Evilometer: 555/666

TSJUDER – ANTILIV 2LP (Season Of Mist)

Monday, December 28th, 2015

Tsjuder - AntilivThis one comes in a gatefold sleeve with a nice booklet included and the records are pressed at 45rpm to maximise the sound quality. Two tracks on each side; 20 minutes on the first record, 26 on the second.

The label has done a decent job with the double LP but why they need to release a million different editions is beyond me. (Well, not really.)

Anyhow, Tsjuder does what Tsjuder does: straight-out, no-holds-barred, traditional Norwegian Black Metal done the old way and with abundant competence. It’s very hard to find any fault with this album, even though it doesn’t stick in my head or move me in any real way. When I lay awake at nights, it is not ‘Antiliv’ that I dwell upon.

At the end of the day, it’s just another quality Black Metal record and far be it from me to take issue with that. (Apologies for the crap pic.)

Evilometer: 555/666


Thursday, December 3rd, 2015

Revenge - Behold.Total.RejectionRevenge return with a – dare I say it? – vengeance. Fifth full-length ‘Behold.Total.Rejection’ is their longest album to date, breaking from the tradition of offering eight songs and instead delivering ten, and it is also their most insane, by quite some distance.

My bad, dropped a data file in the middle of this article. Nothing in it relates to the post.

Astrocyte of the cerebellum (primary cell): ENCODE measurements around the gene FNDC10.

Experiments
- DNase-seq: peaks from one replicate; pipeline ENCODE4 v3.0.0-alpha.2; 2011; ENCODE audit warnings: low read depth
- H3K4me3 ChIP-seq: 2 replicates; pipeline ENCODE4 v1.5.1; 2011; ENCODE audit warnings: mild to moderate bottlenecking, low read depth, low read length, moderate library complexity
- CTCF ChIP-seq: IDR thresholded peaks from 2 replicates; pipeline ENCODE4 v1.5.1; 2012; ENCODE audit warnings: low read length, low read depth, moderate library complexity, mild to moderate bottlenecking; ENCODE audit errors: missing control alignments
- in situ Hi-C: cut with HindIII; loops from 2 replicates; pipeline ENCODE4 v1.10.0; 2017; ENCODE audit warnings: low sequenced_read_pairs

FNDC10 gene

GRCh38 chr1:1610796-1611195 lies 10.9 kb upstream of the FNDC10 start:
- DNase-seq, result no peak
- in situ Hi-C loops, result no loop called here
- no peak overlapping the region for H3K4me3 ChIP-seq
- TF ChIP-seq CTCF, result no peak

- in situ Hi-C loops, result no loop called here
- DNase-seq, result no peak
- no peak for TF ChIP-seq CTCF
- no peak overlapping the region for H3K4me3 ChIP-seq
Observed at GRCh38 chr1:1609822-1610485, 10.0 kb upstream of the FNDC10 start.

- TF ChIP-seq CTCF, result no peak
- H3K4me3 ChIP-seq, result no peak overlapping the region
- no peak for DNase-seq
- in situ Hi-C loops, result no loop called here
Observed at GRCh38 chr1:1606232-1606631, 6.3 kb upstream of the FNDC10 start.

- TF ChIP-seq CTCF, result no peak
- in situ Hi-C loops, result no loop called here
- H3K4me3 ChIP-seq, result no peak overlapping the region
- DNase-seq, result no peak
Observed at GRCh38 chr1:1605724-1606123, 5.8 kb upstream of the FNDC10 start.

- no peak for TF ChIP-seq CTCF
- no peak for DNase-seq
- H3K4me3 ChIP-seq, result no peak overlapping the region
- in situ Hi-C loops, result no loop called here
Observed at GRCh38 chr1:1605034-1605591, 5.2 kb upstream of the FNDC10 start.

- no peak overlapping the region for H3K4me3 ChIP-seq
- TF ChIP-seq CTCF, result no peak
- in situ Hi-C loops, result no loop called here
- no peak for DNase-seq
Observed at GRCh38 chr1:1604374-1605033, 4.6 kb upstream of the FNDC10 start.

Even by Revenge standards, this is fucking way out there. Like the soundtrack to a massacre in an abattoir, with the beasts themselves playing the music, ‘Behold.Total.Rejection’ ups the ante big time and takes things to a whole new level of extremity. I love when bands do that; it shows that they have really meant it all along.

The first time I listened to this record I couldn’t believe how totally mental it sounded. But by now I have become accustomed to the madness that abounds hereon and I would without hesitation herald ‘Behold.Total.Rejection’ as one of the most mandatory records I’ve ever had the pleasure of spinning.

It’s a relentless, challenging and even exhausting listen due to the utter savagery and speed of the songs. But fuck me sideways if it isn’t divine.

Behold total erection.

Evilometer: 666/666


Thursday, June 12th, 2014

Mayhem - Esoteric WarfareAfter a seven-year wait, the legendary Mayhem return with their fifth full-length. Has it been worth the wait? Not really. Mayhem have an irritatingly huge sound now, their music so crisp and polished and well-produced that they are no longer of the underground. Granted, the vocals on ‘Esoteric Warfare’ are astonishing but everything else about it is boring and brash and grand and ultimately very forgettable. You can take it or leave it and I prefer the latter course of action.